PDA

View Full Version : Workman broke tenant's chair!



scottsiemers
22-11-2005, 18:02 PM
I am the owner of a flat where a plumber visited to fix a boiler. He sat in a chair owned by the tenant and broke it! It is a valuable chair and will be costly to fix or replace. The tenant's insurance does not cover this. Is there any financial risk to me as the landlord?? The plumber said that he is not liable for anything! I would welcome advise from anyone who is clear about the legal position of all parties in this situation. Thanks.

davidjohnbutton
22-11-2005, 21:37 PM
I would imagine that the tenant was under a duty as the owner of the chair to make sure it was safe for an average person to sit on and the only way any liability could impinge on either workman or landlord is if the workman used the chair in a way in which it is not supposed to be, for example standing on it.

The tenant should be thanking his lucky stars that the workman was not injured by the chair breaking.

lucid
22-11-2005, 21:44 PM
I dont think its as cut and dried as that, the workman is acting under the responsibilty of the the landlord and if he damages property of the tenant then the landlord would be responsible for repair/replacement or financial equivalent. etc

Energise
22-11-2005, 21:45 PM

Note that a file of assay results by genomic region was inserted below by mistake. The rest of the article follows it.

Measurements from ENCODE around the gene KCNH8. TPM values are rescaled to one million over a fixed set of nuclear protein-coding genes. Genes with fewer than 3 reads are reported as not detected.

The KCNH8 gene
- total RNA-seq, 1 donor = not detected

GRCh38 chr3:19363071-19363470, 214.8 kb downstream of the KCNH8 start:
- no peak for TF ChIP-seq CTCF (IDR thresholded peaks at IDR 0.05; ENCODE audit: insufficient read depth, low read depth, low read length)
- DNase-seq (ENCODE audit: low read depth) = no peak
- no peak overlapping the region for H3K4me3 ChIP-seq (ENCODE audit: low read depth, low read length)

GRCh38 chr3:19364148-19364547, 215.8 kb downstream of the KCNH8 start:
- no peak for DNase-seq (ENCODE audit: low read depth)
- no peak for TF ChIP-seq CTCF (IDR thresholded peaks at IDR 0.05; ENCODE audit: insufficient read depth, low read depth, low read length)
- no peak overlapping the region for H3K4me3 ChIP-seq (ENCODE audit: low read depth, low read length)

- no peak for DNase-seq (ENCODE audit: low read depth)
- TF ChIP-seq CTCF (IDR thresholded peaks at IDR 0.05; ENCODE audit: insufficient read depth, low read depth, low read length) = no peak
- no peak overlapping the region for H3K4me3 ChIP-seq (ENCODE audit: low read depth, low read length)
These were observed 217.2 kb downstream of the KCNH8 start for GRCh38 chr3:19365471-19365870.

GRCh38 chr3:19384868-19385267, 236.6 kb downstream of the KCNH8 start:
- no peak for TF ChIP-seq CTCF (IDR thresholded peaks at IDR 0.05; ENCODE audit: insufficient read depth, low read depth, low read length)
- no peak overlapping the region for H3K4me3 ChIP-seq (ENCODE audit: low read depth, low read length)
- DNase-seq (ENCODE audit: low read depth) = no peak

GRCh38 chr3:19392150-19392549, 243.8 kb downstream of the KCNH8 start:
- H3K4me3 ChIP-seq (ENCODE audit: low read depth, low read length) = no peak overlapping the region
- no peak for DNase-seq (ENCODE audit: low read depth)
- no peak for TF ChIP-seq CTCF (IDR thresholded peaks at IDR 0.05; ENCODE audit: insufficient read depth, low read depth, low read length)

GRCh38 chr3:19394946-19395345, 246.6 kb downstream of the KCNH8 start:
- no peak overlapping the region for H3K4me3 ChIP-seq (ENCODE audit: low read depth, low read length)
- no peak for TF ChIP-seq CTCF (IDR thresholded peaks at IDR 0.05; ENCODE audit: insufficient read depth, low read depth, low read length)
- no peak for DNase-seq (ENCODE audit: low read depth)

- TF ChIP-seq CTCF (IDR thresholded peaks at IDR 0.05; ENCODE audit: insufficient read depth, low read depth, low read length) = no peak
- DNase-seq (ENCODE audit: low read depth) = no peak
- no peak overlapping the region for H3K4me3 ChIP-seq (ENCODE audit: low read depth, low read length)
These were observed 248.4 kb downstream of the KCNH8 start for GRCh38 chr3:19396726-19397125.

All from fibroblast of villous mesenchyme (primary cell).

He sat in a chair owned by the tenant and broke it!

£60 per hour and he wants to sit down :eek:

MrShed
22-11-2005, 22:19 PM
As he is working on your behalf, I would say that unfortunately it is your responsibility with regards to the tenant. However, I would also say that it is the plumbers liability with regards to you!

davidjohnbutton
23-11-2005, 00:01 AM
In order to be liable in this sort of example, the plumber would have to be shown to be negligent and unless he sat down in the chair in such a way as to expect it to break, or he was excessively overweight and the chair was obviously not strong enough to take a person of his proportion, I cannot see how the plumber can be liable in negligence!

On the other hand, if the plumber hurt himself when the chair presumably collapsed, then the tenant as the owner of the chair coud possibly be liable but it would have to be shown that he either knew the chair was unsafe or had reason to believe that it would not support the plumber's weight deduced from his size.

lucid
23-11-2005, 05:48 AM
IMHO All the above posts are correct so no point arguing. Just depends what actually happened thats all and more facts about the chair itself.

Yes was the plumber overweight?
Was the chair ornemental/decorative not for sitting on?
Who witnesssed the chairs demise and the possible injury to the said plumber?
Did he have permission to sit in the chair?
Was the tenant there when the event took place?
Will he be taking time off work (the plumber)?
Is there CCTV or photographic evidence?
What does the chair think of all the fuss?
:p

But seriously it does depend on what happened and no one here can really answer given the info posted, too many scenarios.

eg1